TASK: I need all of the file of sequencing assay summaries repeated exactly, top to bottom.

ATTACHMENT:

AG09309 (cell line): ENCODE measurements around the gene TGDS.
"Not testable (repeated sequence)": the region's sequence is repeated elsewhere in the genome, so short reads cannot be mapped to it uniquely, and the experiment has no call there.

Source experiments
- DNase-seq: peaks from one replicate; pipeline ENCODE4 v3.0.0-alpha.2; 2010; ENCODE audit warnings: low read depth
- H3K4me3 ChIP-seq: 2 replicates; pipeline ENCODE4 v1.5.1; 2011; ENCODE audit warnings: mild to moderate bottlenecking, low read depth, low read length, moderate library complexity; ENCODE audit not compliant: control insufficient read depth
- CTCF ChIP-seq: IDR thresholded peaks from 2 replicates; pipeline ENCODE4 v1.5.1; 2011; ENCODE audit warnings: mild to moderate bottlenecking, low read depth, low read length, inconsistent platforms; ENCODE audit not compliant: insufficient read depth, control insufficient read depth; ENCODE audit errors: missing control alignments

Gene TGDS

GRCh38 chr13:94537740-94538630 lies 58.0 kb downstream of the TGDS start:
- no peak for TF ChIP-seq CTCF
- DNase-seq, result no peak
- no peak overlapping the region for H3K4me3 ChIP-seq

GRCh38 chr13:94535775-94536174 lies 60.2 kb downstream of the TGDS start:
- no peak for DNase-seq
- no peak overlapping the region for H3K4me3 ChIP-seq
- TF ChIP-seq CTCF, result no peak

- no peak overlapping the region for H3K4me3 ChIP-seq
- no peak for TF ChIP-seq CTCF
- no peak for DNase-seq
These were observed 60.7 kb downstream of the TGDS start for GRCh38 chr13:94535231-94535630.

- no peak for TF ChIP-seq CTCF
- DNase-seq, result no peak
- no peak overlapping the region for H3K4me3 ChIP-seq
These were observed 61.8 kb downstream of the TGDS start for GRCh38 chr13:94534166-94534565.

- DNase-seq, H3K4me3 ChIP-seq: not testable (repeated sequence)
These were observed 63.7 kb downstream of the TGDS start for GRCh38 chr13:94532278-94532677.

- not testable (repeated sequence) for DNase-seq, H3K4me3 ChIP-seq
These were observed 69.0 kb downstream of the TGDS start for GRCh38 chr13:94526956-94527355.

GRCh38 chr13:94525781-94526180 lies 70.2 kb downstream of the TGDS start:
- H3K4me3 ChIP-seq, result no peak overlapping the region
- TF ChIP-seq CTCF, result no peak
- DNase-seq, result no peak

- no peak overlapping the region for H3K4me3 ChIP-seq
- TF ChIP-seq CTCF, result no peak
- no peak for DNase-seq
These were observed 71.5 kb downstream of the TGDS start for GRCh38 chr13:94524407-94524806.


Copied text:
AG09309 (cell line): ENCODE measurements around the gene TGDS.
"Not testable (repeated sequence)": the region's sequence is repeated elsewhere in the genome, so short reads cannot be mapped to it uniquely, and the experiment has no call there.

Source experiments
- DNase-seq: peaks from one replicate; pipeline ENCODE4 v3.0.0-alpha.2; 2010; ENCODE audit warnings: low read depth
- H3K4me3 ChIP-seq: 2 replicates; pipeline ENCODE4 v1.5.1; 2011; ENCODE audit warnings: mild to moderate bottlenecking, low read depth, low read length, moderate library complexity; ENCODE audit not compliant: control insufficient read depth
- CTCF ChIP-seq: IDR thresholded peaks from 2 replicates; pipeline ENCODE4 v1.5.1; 2011; ENCODE audit warnings: mild to moderate bottlenecking, low read depth, low read length, inconsistent platforms; ENCODE audit not compliant: insufficient read depth, control insufficient read depth; ENCODE audit errors: missing control alignments

Gene TGDS

GRCh38 chr13:94537740-94538630 lies 58.0 kb downstream of the TGDS start:
- no peak for TF ChIP-seq CTCF
- DNase-seq, result no peak
- no peak overlapping the region for H3K4me3 ChIP-seq

GRCh38 chr13:94535775-94536174 lies 60.2 kb downstream of the TGDS start:
- no peak for DNase-seq
- no peak overlapping the region for H3K4me3 ChIP-seq
- TF ChIP-seq CTCF, result no peak

- no peak overlapping the region for H3K4me3 ChIP-seq
- no peak for TF ChIP-seq CTCF
- no peak for DNase-seq
These were observed 60.7 kb downstream of the TGDS start for GRCh38 chr13:94535231-94535630.

- no peak for TF ChIP-seq CTCF
- DNase-seq, result no peak
- no peak overlapping the region for H3K4me3 ChIP-seq
These were observed 61.8 kb downstream of the TGDS start for GRCh38 chr13:94534166-94534565.

- DNase-seq, H3K4me3 ChIP-seq: not testable (repeated sequence)
These were observed 63.7 kb downstream of the TGDS start for GRCh38 chr13:94532278-94532677.

- not testable (repeated sequence) for DNase-seq, H3K4me3 ChIP-seq
These were observed 69.0 kb downstream of the TGDS start for GRCh38 chr13:94526956-94527355.

GRCh38 chr13:94525781-94526180 lies 70.2 kb downstream of the TGDS start:
- H3K4me3 ChIP-seq, result no peak overlapping the region
- TF ChIP-seq CTCF, result no peak
- DNase-seq, result no peak

- no peak overlapping the region for H3K4me3 ChIP-seq
- TF ChIP-seq CTCF, result no peak
- no peak for DNase-seq
These were observed 71.5 kb downstream of the TGDS start for GRCh38 chr13:94524407-94524806.